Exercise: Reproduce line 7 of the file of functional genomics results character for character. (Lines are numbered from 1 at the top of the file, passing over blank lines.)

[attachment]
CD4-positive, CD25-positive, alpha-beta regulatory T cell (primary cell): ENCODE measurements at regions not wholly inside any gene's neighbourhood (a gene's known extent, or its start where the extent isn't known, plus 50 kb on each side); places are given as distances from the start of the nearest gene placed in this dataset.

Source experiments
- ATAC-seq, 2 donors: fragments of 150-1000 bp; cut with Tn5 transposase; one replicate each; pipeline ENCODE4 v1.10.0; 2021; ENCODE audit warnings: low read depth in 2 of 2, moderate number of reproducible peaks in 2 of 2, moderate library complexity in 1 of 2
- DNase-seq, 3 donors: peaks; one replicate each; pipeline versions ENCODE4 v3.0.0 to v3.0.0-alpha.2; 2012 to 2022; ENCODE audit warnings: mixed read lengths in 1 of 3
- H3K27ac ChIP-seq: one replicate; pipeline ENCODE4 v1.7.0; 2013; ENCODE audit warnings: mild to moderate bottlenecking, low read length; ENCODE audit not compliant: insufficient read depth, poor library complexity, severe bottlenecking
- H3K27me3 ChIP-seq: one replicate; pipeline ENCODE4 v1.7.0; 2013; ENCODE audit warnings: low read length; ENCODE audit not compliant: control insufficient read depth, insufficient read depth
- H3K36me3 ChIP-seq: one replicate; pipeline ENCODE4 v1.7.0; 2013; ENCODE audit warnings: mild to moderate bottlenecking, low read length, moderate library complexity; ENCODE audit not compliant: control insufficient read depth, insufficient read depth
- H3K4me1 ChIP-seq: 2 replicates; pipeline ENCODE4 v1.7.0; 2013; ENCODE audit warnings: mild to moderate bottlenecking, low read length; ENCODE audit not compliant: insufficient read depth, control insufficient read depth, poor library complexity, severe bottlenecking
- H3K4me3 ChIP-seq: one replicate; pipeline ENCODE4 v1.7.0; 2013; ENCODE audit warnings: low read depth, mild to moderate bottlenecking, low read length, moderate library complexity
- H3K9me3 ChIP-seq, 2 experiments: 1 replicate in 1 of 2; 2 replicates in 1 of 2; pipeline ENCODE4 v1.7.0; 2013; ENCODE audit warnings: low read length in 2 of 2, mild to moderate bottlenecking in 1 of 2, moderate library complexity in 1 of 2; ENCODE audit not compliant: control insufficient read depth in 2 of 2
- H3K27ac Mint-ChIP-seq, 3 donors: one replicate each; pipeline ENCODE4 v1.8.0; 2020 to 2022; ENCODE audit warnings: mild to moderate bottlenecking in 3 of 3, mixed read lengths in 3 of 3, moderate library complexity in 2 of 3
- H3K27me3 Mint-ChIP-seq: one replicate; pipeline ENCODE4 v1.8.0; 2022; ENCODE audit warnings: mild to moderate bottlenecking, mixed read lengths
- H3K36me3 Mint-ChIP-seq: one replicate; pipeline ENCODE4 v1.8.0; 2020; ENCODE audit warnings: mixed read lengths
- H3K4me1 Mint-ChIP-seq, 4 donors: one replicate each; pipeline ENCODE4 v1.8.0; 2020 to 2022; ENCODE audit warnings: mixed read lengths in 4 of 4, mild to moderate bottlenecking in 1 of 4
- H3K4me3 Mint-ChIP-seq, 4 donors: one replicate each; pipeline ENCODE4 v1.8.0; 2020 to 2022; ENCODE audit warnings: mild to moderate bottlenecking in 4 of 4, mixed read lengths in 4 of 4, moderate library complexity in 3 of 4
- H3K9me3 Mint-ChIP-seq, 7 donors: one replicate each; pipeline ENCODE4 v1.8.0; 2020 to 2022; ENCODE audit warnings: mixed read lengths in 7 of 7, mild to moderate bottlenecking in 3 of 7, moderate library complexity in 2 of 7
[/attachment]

- H3K36me3 ChIP-seq: one replicate; pipeline ENCODE4 v1.7.0; 2013; ENCODE audit warnings: mild to moderate bottlenecking, low read length, moderate library complexity; ENCODE audit not compliant: control insufficient read depth, insufficient read depth